Apple has published an official list of all the vehicules that support CarPlay. Officially annonced as iOS in the Car back in 2013 at WWDC, CarPlay is starting to appear in several cars across a wide range of automakers.
Although the demo car brought to WWDC in 2014 was a Ferrari FF, CarPlay is now available in many regular cars in North America. Car makers such as Ford, Chevrolet, Hyundai , Cadillac and Honda are integrating the technology in several models. Most of the automakers are also integrating Android Auto for Android users.
How it works
CarPlay doesn’t work unless connected to your iPhone, it helps you interact with your phone in a simpler and safer manner. The phone syncs to the car using a lightning cable connected to a USB port. A full Bluetooth connection is in the works so the Lightning cable will be used for charging purposes only. The car display mimicks the apps on your phone. You will recognize all your CarPlay supported apps on a homescreen very similar to iOS homescreen.
Navigation systems in cars aren’t known for their ease of use or ituitivity. They get outdated and often require this old media format called a DVD to receive updates. Our phones on the other hand, are always up-to-date with the latest streets and new points of interest. The same map you use on your phone is now availble in the display of your car. The directions will now play on the speaker system of the vehicule instead of the phone. Siri can be asked to find you some pizza or simply to input an address for direction purposes.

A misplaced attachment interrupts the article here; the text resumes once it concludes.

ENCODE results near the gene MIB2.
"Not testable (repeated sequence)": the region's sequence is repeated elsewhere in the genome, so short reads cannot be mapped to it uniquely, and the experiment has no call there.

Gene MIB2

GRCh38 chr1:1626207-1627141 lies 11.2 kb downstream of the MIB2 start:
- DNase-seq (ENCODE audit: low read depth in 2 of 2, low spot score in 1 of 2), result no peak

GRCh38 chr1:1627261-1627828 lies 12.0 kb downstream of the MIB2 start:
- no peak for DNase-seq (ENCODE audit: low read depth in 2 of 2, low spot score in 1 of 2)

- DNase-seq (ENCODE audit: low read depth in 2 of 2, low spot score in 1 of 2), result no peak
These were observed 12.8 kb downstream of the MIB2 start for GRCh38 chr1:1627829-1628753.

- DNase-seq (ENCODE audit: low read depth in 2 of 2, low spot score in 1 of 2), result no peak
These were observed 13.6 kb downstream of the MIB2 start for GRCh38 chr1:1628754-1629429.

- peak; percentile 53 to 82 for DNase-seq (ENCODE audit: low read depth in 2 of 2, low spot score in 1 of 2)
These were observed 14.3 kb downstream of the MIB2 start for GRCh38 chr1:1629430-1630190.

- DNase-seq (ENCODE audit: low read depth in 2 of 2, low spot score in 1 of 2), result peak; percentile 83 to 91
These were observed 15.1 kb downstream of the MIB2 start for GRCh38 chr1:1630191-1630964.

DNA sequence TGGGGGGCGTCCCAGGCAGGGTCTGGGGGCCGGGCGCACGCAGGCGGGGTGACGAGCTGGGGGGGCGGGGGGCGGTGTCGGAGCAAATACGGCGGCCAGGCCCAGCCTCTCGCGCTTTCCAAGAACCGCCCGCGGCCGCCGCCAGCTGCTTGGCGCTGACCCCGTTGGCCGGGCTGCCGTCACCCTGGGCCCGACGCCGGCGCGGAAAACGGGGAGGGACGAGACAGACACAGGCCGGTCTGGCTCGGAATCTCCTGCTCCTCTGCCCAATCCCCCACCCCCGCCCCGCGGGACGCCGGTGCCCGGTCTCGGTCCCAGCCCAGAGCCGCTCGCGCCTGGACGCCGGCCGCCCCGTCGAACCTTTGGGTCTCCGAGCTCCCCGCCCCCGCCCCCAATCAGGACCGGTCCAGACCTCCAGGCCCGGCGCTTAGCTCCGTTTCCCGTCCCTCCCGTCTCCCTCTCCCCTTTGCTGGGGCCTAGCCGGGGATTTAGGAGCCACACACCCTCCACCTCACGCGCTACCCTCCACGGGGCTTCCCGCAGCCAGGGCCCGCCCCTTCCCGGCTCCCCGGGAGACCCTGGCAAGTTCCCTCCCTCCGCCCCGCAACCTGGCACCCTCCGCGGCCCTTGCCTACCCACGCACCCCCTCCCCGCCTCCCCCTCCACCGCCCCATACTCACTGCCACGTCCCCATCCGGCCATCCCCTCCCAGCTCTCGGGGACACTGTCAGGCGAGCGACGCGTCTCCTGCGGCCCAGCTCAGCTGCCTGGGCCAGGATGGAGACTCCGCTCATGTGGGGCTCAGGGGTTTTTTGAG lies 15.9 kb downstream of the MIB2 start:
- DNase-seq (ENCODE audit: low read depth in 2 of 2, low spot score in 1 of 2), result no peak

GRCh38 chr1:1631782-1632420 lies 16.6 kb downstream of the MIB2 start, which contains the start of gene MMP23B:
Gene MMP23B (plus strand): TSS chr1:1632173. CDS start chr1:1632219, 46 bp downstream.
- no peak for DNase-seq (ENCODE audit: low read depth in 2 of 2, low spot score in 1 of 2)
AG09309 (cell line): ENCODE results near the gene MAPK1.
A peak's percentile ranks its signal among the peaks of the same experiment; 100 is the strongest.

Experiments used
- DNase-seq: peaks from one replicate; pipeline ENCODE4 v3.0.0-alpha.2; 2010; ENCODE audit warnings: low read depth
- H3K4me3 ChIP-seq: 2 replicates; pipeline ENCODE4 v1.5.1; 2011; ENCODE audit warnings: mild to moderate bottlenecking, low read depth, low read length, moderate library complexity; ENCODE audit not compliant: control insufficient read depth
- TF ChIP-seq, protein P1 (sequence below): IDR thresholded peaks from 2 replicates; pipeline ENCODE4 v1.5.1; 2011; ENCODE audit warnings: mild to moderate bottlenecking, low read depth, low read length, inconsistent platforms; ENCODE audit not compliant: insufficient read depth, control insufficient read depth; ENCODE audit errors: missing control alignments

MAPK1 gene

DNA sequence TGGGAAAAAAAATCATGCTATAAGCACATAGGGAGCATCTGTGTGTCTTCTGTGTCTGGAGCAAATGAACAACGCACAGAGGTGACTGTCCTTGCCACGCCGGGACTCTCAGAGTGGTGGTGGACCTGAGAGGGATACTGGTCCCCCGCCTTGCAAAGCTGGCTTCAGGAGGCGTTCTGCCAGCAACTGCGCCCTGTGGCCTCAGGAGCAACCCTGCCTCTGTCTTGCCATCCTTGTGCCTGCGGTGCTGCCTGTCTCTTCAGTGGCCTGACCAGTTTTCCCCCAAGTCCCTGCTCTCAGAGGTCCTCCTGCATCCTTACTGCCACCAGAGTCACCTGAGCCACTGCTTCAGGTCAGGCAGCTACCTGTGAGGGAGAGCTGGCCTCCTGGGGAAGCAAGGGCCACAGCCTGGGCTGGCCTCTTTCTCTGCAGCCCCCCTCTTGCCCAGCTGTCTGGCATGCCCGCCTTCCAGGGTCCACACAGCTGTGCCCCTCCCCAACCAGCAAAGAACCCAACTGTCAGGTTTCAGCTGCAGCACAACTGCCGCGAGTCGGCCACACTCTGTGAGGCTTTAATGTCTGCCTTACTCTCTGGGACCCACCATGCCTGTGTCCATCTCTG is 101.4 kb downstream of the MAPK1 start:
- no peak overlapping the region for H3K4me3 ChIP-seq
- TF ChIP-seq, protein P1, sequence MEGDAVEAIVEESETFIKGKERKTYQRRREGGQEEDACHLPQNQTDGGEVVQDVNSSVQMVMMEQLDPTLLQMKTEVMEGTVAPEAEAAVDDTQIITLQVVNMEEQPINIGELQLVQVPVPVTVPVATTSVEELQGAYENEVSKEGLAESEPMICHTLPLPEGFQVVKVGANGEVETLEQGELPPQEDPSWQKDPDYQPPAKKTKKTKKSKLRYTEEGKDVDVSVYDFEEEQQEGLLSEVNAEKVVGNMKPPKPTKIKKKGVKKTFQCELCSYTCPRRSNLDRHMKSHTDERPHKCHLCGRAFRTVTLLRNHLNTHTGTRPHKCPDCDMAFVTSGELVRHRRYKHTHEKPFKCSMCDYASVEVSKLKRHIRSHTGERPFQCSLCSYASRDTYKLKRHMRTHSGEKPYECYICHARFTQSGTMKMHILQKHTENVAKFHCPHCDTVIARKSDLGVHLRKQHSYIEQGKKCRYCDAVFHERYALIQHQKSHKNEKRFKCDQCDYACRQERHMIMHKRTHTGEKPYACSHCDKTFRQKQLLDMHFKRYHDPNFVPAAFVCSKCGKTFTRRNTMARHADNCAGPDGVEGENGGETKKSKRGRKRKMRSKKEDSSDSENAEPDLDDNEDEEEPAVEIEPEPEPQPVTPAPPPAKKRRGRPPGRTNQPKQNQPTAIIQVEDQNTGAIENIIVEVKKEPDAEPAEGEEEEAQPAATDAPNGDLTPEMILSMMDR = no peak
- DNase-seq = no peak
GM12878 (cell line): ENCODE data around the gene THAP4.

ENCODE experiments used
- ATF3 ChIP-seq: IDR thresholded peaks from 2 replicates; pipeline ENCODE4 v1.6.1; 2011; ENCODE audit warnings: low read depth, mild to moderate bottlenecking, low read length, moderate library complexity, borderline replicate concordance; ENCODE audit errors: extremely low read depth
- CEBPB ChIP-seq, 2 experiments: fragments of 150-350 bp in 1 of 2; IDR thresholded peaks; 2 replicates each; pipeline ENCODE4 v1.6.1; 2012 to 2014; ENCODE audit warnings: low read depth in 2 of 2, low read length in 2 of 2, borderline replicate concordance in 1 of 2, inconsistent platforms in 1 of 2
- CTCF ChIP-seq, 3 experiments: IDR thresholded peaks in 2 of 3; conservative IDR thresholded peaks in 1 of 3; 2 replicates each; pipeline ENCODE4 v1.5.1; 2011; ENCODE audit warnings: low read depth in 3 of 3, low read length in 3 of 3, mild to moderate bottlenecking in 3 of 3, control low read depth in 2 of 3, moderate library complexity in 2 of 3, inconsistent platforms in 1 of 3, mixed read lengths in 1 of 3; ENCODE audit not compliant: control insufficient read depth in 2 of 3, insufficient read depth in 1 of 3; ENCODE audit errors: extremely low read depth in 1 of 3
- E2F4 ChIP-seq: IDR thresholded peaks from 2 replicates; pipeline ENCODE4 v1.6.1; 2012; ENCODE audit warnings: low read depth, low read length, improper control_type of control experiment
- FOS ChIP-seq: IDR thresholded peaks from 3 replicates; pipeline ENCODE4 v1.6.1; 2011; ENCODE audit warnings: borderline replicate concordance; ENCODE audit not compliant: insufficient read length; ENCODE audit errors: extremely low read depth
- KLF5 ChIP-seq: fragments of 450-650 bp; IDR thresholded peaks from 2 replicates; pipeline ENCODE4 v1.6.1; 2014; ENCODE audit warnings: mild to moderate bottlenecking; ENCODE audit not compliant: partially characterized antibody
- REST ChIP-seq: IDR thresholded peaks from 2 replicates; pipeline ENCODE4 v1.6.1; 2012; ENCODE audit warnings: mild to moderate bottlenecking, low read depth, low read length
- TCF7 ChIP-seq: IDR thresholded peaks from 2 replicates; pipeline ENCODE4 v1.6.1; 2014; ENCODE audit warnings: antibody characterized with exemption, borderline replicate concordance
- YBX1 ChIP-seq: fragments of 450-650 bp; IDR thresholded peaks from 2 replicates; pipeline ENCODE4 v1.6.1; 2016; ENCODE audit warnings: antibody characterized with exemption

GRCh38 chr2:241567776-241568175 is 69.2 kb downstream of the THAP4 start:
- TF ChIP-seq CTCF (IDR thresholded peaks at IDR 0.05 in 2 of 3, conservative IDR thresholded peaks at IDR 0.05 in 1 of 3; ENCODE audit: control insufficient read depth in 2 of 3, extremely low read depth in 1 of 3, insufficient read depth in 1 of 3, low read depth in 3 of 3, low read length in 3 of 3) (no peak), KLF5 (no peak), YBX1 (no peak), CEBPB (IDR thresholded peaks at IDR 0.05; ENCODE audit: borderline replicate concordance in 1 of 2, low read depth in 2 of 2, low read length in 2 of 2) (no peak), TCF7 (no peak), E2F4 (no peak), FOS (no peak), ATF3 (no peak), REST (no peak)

We finally have full native audio integration in the car. The display shows the same menu as the music app on your phone. Several other Apple apps are available like the Audibooks app and the Podcast app. Third parties app developers can make their apps compatible with CarPlay. The Hipster Pixel prefered podcast app, Overcast is already supporting CarPlay and works great. Of course, Apple Music works in the car as well as other streaming services such as Spotify, Pandora and Rdio.
Three aftermarket companies are currently making CarPlay compatible systems. They are all double din systems which means they need two standart size slots in your car. Many modern car don’t come with dashes and infotainment systems that are very friendly with the aftermarket systems. I’m not sure how easy these will be added to modern cars. Nervertheless, this remains a viable option for customers who can’t afford the luxury of a new car.
This is just the beginning of the CarPlay experience in the car. I’m looking forward to seeing a full wireless connection and a bigger array of supported third party apps. Snapchats from my car’s backup camera might be the next big thing.